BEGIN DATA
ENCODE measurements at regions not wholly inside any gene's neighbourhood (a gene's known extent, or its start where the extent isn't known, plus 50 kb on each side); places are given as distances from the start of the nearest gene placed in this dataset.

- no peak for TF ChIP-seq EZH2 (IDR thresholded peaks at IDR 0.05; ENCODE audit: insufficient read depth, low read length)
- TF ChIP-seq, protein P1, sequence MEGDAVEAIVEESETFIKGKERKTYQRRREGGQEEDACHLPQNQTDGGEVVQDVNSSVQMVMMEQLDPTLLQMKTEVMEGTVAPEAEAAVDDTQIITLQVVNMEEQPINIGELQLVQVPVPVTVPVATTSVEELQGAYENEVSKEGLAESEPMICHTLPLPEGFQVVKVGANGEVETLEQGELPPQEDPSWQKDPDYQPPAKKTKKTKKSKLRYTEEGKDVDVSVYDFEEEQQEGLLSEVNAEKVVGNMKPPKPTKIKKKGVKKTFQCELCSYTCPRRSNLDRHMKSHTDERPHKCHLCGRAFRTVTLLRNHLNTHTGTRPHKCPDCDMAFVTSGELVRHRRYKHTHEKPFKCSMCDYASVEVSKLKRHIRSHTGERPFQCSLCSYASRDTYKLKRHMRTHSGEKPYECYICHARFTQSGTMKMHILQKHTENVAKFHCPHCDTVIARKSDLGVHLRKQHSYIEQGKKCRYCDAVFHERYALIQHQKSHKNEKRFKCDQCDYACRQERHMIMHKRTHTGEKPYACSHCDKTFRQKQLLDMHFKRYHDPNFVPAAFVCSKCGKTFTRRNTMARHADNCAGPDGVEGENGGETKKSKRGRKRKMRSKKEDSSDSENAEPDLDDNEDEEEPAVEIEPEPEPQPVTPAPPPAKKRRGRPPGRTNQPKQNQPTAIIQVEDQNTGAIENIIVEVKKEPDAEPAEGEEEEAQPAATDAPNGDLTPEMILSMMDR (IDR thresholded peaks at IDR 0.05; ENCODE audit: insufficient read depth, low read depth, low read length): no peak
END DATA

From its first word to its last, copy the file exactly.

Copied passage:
ENCODE measurements at regions not wholly inside any gene's neighbourhood (a gene's known extent, or its start where the extent isn't known, plus 50 kb on each side); places are given as distances from the start of the nearest gene placed in this dataset.

- no peak for TF ChIP-seq EZH2 (IDR thresholded peaks at IDR 0.05; ENCODE audit: insufficient read depth, low read length)
- TF ChIP-seq, protein P1, sequence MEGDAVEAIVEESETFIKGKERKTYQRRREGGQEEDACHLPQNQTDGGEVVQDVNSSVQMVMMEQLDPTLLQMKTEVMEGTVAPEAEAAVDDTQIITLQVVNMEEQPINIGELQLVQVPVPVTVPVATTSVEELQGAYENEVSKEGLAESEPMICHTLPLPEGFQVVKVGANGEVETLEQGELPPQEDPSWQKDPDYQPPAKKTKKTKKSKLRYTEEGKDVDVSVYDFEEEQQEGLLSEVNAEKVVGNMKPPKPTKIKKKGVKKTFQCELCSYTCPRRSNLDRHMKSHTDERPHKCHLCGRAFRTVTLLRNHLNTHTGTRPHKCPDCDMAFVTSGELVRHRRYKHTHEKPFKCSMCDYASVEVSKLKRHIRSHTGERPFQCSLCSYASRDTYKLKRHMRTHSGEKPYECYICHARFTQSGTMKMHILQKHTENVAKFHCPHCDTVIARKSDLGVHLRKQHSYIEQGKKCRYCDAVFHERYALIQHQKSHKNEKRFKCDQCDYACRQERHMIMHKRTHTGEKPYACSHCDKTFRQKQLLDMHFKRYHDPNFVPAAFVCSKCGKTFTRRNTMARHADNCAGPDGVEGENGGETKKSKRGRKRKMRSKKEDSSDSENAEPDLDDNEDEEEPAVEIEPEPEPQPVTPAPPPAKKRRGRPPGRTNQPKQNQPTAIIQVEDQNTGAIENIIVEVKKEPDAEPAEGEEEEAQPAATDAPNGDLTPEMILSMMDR (IDR thresholded peaks at IDR 0.05; ENCODE audit: insufficient read depth, low read depth, low read length): no peak